As you may or may not know, I found many enemies in the original Quake to just be annoying. Quake II has quite the enemy variety and some enemies here do share the same annoying traits as those found in the original game. When you first start the main campaign you’re up against basic guards with blasters, machine guns, and shotguns. You’ll also come up against Enforcers with chainguns and they can pose a threat if you encounter more than one at a time. There’s a few flying enemy types like the Flyers which are little drones that fire lasers. Then there’s Technicians which are these these flying containers housing some kind of brain in red liquid and they fire lasers and can withstand a decent amount of damage before exploding. The Icarus is a Strogg soldier with a jetpack that can fly around and shoot at you. Some of the more annoying enemies include the Berserker which will run right at you and try to smack you around. These things can take a few shots before dying so you need to be careful. Gunners have a machine gun replacing one arm and a grenade launcher replacing the other. They usually fire grenades in succession and become very annoying when encountered, especially if you encounter more than one. Grenades may be coming from everywhere and it’s just a matter of waiting out the explosions and then popping out to get a shot off. Mutants are these large creatures that will pounce and slash you. They remind me a lot of Fiends from the original Quake. One of the most annoying enemies in the game has to be the Parasite. Fuck these things. It’s some form of four-legged cyborg creature that launches a tube that will drain your health. The Gladiator is a half-human, half-cyborg creature with a Railgun and these guys can drain your health very quickly. Iron Maidens are these female creatures that fire missiles. They also exert an oddly sexual sound. Barracuda Sharks populate the waters and are normally found in packs. Brains are odd creatures made up of human and mechanical body parts. They have a shield that can absorb a fair amount of damage and they have tentacles coming from their chest that can strike you if you get close. The Medic is a centaur-like Strogg creature with a rapid-fire blaster and it can also revive any dead enemy that’s not gibbed. Tanks and Tank Commanders are easily the deadliest enemies in the game, besides bosses. They’re heavily armored, move slow, and carry a powerful arsenal of weapons. One of the biggest differences between the two is that Tank Commanders can take more damage before dying. They’re both bullet sponges but you need to be cautious when they’re around. There’s an enemy known as the Arachnid which I don’t believe I encountered. Apparently, it’s rare. It’s a rare enemy. The Reckoning includes several new enemy types including new Guards which are prominent throughout the entire campaign. Some of them carry Ion Rippers, laser weapons, and Hyperblasters. When you first start this campaign you’ll come across creatures known as Gekks that leap around and slash you if you get close. There’s also Iron Maiden (Beta Class) and Gladiator (Beta Class) enemies. These Iron Maiden Betas fire heat seeking missiles and the Gladiator Beta has a shield, similar to the Brains. You’ll also want to watch out for Repair Bots that fly around. They can revive fallen enemies. The Ground Zero mission pack also includes new enemies and they all suck. The Daedalus resembles the Icarus but is equipped with a shield and more health. Stalkers are these spider-things that fire lasers, use melee attacks if they get close, they seem to be able to dodge some of your attacks, they can walk along ceilings, and they can fuck right off. They can easily sneak up on you if you’re not paying attention. Medic Commanders can spawn Strogg during a battle making them a priority target if encountered. Finally there’s turrets. Some turrets fire blaster shots and others can fire rockets. These are, by far, the worst  enemies out of all three campaigns. Turrets will really slow down the pacing, making navigation tedious. They’re placement is terrible, often above doorways or in spots you can’t easily see, and their blaster shots are way overpowered. Some rooms contain multiple turrets on walls and ceilings and they can easily put you down in a matter of seconds. Any room with turrets basically boils down to trial and error gameplay. It’s terrible. Each campaign consists of ambushes but Ground Zero goes too far. What do I mean by ambushes? I mean you proceed forward and a hidden door behind you opens up with enemies inside. There seems to be an insane amount of ambushes in Ground Zero and it can just seem unfair at times. With the excessive backtracking, tedious enemies, and more trial and error gameplay, Ground Zero is easily my least favorite of the campaigns. Now the bosses in Quake II are just pushovers. Each boss is encountered in a large area with plenty of obstacles to avoid their attacks. Taking them down requires a simple strategy of circle strafing around the area and shooting at them until they die. Quake II consists of a few bosses including the Tank Boss which is just a slow moving tank with machine guns. The Hornet is basically a flying Tank Boss, complete with machine guns and a different appearance. The Jorg is the exoskeleton piloted by Makron, the final boss. Makron can fire BFG10k shots at you so you’ll always want to be near cover. The Reckoning introduces the Super Tank boss which is basically a Tank Boss now equipped with a shield. Ground Zero introduces two new bosses, fought one after the other. The Black Widow Guardian that will teleport away when defeated and return as the Carrier boss which has a very powerful arsenal and can even spawn Flyer enemies. The Carrier is easily the most difficult boss in the entire game.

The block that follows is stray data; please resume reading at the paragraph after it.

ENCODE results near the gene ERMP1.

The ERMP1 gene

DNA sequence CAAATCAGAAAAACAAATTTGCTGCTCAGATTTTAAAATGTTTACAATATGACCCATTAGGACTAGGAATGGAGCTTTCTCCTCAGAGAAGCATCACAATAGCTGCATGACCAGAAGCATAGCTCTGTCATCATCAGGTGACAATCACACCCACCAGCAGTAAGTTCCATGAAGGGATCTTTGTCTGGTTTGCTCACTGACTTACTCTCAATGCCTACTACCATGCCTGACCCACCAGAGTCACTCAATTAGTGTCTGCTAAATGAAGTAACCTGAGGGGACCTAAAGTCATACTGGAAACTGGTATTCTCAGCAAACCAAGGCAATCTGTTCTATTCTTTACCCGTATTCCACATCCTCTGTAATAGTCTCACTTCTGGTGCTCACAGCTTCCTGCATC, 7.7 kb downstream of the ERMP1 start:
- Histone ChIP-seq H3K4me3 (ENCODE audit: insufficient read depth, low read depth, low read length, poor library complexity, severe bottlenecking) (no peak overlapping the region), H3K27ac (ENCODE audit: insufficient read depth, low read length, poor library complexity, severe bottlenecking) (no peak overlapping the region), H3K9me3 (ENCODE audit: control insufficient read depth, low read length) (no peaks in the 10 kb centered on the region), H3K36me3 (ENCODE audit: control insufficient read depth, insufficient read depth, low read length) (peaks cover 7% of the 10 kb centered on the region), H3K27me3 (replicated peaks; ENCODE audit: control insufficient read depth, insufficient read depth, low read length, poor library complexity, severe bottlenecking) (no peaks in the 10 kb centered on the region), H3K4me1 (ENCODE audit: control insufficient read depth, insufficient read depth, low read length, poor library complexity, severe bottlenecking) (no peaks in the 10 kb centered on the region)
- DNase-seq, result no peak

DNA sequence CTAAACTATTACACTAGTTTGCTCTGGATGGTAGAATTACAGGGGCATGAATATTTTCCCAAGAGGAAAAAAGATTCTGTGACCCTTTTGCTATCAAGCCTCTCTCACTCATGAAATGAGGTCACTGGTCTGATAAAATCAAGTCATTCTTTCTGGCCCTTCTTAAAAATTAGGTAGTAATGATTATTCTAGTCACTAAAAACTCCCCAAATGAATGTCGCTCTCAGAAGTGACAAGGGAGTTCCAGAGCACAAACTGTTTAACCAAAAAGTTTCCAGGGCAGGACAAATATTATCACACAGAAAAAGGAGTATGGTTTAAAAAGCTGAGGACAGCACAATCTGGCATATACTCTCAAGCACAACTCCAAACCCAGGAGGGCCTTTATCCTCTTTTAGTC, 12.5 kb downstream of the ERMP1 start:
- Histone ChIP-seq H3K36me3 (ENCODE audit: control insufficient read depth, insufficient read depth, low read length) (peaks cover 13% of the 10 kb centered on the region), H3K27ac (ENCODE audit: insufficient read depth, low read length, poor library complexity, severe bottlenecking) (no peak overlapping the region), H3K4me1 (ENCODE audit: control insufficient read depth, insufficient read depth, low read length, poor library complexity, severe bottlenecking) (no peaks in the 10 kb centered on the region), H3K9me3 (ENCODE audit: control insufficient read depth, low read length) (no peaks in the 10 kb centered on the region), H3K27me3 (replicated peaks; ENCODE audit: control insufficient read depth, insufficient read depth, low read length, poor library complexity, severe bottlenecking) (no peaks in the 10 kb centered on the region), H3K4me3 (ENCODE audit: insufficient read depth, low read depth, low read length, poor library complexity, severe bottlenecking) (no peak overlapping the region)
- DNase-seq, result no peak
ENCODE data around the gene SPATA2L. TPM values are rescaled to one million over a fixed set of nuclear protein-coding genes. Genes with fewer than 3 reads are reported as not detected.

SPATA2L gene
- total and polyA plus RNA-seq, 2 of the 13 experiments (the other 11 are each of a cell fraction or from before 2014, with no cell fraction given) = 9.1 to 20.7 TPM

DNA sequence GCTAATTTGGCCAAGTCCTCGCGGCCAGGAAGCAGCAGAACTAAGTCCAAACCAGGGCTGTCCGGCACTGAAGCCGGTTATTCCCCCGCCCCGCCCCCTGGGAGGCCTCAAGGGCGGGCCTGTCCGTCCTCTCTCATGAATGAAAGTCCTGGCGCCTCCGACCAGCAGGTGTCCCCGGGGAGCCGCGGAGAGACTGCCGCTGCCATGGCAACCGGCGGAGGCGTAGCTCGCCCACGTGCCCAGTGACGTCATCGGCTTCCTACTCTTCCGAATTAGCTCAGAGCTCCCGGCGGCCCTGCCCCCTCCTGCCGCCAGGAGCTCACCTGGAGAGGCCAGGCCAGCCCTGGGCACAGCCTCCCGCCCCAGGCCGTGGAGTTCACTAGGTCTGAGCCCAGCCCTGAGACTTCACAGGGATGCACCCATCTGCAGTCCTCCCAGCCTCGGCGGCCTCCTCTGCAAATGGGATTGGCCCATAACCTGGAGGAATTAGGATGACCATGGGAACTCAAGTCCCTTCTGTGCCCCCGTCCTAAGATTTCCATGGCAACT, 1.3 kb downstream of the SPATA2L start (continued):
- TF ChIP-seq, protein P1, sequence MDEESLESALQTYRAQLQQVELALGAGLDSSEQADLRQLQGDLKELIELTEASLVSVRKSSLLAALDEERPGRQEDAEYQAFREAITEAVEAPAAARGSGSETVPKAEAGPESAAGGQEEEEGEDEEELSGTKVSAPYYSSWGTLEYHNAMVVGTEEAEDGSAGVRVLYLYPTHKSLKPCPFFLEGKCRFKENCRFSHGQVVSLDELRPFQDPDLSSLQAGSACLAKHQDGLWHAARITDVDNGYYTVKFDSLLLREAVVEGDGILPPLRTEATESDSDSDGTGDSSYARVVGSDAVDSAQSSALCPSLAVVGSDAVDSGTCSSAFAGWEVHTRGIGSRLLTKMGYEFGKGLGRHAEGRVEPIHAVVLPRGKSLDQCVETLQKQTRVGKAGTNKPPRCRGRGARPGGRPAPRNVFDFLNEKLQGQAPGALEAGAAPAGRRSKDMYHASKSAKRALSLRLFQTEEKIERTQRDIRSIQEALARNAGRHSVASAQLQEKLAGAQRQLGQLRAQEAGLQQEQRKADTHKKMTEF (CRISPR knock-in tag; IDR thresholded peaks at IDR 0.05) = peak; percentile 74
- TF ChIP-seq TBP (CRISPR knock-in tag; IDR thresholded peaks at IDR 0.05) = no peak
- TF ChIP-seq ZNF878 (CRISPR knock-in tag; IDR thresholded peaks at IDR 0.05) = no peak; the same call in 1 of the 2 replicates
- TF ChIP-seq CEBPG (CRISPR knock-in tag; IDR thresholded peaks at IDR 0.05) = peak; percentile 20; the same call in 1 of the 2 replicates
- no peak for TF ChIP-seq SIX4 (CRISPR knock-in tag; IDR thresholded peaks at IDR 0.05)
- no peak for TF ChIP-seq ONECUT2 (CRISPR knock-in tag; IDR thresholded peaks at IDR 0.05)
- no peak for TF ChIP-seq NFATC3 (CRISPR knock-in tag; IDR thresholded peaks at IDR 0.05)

For 1997, Quake II looked pretty damn good and also had impressive colored lighting and skyboxes for its time. The texture work is a bit muddy now but it was pretty great when it released as was the modelling and animations. When enemies die you may witness a dramatic and humorous death animation and sometimes they will try and get a final shot off as they fall to the ground and you can get hit from these shots. It’s very satisfying to explode an enemy into gibs or blow an Enforcer’s head off. I think the AI was pretty decent for the time. Enemies will run around and often serpentine, making them hard to hit. They’ll even duck when under fire. I mean it’s nothing too amazing but the enemy AI is definitely improved compared to previous id Software shooters. Now the audio design is also pretty good. The weapons sound powerful for the most part and enemies will groan, snarl, and growl, making them seem threatening. I obtained the soundtrack from the GOG release and from what I understand, it was provided by Sonic Mayhem, with some additional tracks by Bill Brown and even Rob Zombie. It’s primarily a heavy metal offering and I don’t care what anyone says, I prefer this soundtrack to the Nine Inch Nails stuff in the original Quake. It just comes down to my taste in music, really. Many of the heavy metal tracks are quite catchy and I found many songs to be great at getting you pumped up and into the action. Now the 360 version is one of the greatest ports I’ve ever seen of a PC game to console. It runs at 1080p and sixty frames per second. Although, we did notice the frame rate dip a bit here and there when things got really hectic. I also noticed the 360 version seems to be a bit darker in some spots compared to my experience with the PC version. The 360 version is a port of the original game and I was playing the PC version using Yamagi so the lighting may be more accurate on 360 but we did eventually increase the brightness. The 360 controls were excellent however, due to the fast-paced nature of the game, aiming can be a bit of a bitch with a controller but that’s not really the game’s fault. If you want native split-screen co-op support, the 360 version of Quake II that comes with Quake 4 is the way to go and is arguably the best reason to even buy Quake 4 for 360. But outside of that, I would say stick with the PC version.

I’m going to be honest. I enjoyed Quake II more than the original game and mainly because I prefer the sci-fi tech stuff compared to the dark fantasy theme of the original. It’s really more of a personal preference. Quake II is actually a bit more slower paced than the original game but still retains the excellent action-packed first-person shooter gameplay id Software is known for. The main campaign and The Reckoning are pretty great but the Ground Zero mission pack is borderline tedious and a drag to get through. I found the difficulty in Ground Zero to not really be balanced properly with too many ambushes and overpowered enemy attacks that just turn the entire experience into a trial and error slog. The environments consist of a bit more variety than those found in the main campaign and even The Reckoning but your objectives require an excessive amount of backtracking. I really think Quake II is known for its multiplayer more than its campaign but even so, I did enjoy my time with the campaign. It has its ups and downs, especially when it comes to enemies, but overall I had fun. Like Doom and the original Quake, Quake II has an extensive amount of mods but from what I discovered, most mods are for multiplayer. Furthermore, there was even a third add-on titled Quake II Netpack I: Extremities, which added new game mods and deathmatch maps, among other features. It’s just more proof that Quake II was better known for its multiplayer than single player. Apparently single player mods, other than graphical enhancements, are hard to come by but it’s also possible I didn’t look hard enough. Ultimately, I would recommend Quake II to any fans of shooters. It’s a classic now and there’s a few source ports out there to get it running smoothly on modern systems. Its got a decent heavy metal soundtrack which can be obtained from the GOG release, satisfying gunplay, and what may feel like a lengthy campaign if it’s your first time playing through it. So I would say definitely check it out.